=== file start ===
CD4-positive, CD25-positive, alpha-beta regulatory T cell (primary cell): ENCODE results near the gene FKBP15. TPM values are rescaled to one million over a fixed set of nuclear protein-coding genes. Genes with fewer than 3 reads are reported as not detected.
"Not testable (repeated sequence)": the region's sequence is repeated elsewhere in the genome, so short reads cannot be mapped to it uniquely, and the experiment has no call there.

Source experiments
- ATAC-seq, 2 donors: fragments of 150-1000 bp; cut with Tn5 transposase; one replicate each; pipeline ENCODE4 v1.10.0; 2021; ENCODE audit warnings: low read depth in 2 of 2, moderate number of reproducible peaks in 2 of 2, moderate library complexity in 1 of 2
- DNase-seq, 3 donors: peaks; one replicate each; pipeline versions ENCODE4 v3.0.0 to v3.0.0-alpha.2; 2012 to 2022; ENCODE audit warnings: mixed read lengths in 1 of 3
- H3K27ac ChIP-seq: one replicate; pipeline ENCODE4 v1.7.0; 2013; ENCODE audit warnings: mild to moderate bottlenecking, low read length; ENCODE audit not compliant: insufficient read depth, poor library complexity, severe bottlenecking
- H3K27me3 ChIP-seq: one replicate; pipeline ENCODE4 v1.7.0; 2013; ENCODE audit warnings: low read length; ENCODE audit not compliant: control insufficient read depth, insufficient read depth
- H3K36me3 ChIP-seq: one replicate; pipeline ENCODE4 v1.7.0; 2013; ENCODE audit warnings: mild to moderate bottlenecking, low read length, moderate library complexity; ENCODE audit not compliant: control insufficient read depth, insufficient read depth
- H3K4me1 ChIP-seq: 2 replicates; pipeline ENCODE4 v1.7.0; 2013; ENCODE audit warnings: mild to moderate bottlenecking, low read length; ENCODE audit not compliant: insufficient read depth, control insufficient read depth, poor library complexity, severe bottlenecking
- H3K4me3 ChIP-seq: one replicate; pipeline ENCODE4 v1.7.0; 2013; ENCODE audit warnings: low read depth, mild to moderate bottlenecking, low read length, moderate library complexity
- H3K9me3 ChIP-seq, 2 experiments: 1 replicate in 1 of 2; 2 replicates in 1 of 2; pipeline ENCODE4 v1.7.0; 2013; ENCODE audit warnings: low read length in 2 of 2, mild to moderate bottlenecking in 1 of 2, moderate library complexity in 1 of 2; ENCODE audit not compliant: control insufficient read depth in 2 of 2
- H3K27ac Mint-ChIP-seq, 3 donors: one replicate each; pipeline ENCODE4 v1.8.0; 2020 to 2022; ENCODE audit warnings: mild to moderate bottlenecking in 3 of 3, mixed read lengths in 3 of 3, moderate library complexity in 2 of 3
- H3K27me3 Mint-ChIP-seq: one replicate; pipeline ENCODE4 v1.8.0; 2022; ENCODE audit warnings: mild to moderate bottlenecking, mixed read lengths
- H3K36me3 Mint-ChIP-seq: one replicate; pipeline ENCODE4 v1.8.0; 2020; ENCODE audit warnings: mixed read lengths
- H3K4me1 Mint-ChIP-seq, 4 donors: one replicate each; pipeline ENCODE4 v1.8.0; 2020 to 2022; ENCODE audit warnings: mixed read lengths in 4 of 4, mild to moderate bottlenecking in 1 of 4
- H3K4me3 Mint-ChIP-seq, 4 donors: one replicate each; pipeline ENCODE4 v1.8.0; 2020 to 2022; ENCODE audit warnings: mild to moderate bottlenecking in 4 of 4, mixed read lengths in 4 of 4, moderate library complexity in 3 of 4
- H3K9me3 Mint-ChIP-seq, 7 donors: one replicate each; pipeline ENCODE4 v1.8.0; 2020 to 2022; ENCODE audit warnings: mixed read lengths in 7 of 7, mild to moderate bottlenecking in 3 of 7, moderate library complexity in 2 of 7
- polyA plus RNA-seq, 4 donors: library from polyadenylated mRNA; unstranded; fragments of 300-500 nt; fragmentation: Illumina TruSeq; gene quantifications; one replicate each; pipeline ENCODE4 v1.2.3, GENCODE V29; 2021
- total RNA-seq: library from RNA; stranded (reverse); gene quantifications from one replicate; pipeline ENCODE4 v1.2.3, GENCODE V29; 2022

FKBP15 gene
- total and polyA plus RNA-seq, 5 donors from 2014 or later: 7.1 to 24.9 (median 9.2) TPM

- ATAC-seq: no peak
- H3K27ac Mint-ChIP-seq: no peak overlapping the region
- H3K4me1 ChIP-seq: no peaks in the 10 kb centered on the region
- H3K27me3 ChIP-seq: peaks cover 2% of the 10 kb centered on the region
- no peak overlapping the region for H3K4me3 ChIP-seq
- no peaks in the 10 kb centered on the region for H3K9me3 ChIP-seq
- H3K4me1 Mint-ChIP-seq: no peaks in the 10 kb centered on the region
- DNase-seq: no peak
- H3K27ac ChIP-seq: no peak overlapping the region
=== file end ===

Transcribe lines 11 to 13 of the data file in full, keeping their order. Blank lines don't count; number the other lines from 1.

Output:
- H3K9me3 ChIP-seq, 2 experiments: 1 replicate in 1 of 2; 2 replicates in 1 of 2; pipeline ENCODE4 v1.7.0; 2013; ENCODE audit warnings: low read length in 2 of 2, mild to moderate bottlenecking in 1 of 2, moderate library complexity in 1 of 2; ENCODE audit not compliant: control insufficient read depth in 2 of 2
- H3K27ac Mint-ChIP-seq, 3 donors: one replicate each; pipeline ENCODE4 v1.8.0; 2020 to 2022; ENCODE audit warnings: mild to moderate bottlenecking in 3 of 3, mixed read lengths in 3 of 3, moderate library complexity in 2 of 3
- H3K27me3 Mint-ChIP-seq: one replicate; pipeline ENCODE4 v1.8.0; 2022; ENCODE audit warnings: mild to moderate bottlenecking, mixed read lengths